Synthetic, biopolymer-based hydrogel film found to be breathable, completely biodegradable, making it well suited for food packaging, especially fresh vegetables that need aeration to avoid rapid decay, Czech researchers say
October 31, 2011
– Czech researchers have tested a biopolymer-based hydrogel film and found it to be breathable and completely biodegradable, making it well suited for packaging such food as fresh vegetables, reported Food Production Daily on Oct. 31.
The material, which uses a synthetic polvinylpyrrolidone (PVP) and biopolymers carboxymetyl cellulose (CMC) to create a PVP-CMC hydrogel film, allows for the flow of oxygen to maintain the freshness of foods that need aeration, mostly fresh vegetables, according to the study.
Breathability of the hydrogel films was given special attention in the study, which was entitled Biodegradable Hydrogel Film for Food Packaging and done at the Center of Polymer Systems at Tomas Bata University in Zlin, Czech Republic, Food Production Daily reported.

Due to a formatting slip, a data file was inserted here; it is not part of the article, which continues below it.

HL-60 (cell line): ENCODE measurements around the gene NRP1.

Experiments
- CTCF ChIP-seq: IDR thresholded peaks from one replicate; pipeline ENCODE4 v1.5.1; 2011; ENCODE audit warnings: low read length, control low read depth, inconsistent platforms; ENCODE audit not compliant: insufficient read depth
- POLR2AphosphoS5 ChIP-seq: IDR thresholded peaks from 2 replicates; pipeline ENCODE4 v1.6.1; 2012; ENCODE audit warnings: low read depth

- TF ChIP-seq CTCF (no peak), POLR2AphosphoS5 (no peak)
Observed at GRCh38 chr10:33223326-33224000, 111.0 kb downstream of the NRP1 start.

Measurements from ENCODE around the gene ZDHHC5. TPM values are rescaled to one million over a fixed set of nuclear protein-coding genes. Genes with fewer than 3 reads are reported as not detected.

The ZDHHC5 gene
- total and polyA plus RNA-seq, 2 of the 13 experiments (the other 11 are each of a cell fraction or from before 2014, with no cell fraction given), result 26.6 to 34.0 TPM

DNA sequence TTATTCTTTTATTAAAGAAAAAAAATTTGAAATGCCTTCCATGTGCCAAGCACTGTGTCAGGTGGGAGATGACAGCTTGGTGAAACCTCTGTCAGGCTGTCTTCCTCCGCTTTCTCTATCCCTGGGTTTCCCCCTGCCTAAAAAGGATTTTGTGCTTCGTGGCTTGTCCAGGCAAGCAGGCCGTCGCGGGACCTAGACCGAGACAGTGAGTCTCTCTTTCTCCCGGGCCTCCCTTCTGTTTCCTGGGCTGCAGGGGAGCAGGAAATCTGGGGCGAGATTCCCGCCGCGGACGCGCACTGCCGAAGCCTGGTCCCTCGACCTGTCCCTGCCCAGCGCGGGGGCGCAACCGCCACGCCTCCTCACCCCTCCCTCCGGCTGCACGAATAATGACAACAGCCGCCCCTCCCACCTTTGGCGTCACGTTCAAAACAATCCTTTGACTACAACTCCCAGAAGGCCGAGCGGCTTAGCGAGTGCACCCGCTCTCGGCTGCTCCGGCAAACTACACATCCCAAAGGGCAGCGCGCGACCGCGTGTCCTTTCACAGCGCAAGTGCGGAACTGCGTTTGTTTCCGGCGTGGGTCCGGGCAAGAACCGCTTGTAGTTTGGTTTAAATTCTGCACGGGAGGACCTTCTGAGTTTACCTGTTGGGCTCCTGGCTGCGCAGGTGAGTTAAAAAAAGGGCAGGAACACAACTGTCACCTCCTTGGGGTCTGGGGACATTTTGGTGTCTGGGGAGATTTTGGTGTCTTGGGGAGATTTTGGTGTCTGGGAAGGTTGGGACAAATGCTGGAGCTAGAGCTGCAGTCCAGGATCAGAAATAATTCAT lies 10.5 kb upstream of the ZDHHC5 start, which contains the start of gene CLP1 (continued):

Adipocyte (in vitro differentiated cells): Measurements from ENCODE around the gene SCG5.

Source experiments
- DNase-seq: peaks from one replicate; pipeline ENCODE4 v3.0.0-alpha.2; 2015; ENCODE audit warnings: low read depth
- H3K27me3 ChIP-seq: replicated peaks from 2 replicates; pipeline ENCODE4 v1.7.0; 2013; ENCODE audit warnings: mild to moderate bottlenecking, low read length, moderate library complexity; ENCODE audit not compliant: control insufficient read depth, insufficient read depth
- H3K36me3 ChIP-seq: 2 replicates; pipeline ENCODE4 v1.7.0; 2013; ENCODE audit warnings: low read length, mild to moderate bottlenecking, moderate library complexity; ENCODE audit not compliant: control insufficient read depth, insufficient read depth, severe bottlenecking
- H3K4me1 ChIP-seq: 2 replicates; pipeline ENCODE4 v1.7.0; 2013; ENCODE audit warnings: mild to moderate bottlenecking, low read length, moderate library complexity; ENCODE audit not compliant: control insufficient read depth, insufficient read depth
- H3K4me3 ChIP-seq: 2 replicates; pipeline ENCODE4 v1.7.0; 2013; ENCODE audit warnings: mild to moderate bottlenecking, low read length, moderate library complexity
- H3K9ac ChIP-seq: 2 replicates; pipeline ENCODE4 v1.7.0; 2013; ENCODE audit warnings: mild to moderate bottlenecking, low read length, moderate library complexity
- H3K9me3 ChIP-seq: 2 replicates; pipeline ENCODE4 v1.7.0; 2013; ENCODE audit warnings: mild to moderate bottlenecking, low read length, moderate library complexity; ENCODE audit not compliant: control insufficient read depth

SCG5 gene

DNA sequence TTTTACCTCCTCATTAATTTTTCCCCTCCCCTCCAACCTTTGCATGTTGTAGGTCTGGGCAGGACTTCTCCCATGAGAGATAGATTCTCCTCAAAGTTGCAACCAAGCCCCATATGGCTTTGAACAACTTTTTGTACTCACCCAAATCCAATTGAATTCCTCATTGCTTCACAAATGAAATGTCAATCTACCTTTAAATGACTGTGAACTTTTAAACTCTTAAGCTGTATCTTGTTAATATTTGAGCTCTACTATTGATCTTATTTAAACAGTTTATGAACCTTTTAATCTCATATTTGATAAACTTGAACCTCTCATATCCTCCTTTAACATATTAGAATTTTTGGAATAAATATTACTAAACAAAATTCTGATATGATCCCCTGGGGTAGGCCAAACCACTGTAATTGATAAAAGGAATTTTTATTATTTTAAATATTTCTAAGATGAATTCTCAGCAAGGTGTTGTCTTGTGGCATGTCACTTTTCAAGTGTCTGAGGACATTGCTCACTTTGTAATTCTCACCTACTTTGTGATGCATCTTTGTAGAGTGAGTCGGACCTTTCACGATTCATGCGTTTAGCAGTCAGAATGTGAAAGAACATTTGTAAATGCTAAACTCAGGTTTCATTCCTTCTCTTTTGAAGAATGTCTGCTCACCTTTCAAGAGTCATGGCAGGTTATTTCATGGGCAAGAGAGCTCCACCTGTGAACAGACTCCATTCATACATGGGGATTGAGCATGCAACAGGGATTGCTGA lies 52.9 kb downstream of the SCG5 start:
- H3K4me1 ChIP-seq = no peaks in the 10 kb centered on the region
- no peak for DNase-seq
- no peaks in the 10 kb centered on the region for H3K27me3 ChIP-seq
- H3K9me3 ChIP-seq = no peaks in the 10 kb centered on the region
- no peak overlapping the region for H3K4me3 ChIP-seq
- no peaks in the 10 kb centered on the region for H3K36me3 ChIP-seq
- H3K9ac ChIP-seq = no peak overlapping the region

The film’s biodegradability was buried in soil and tested in a controlled compost environment. In five weeks, it had biodegraded with no significant hydrogel film residue.
In addition to its breathability and total biodegradability, the film was transparent and flexible as well, according to the researchers, which called such film “promising as a food packaging material.”
The use of biodegradable polymers has been limited in the past due to problems with their performance.
Hydrogel’s good oxygen barrier, transparency, and other characteristics, plus low cost, have increased their demand to among the highest of all food packaging materials, said the researchers, reported Food Production Daily.
The primary source of this article is Food Production Daily, Montpellier, France, on Oct. 31, 2011.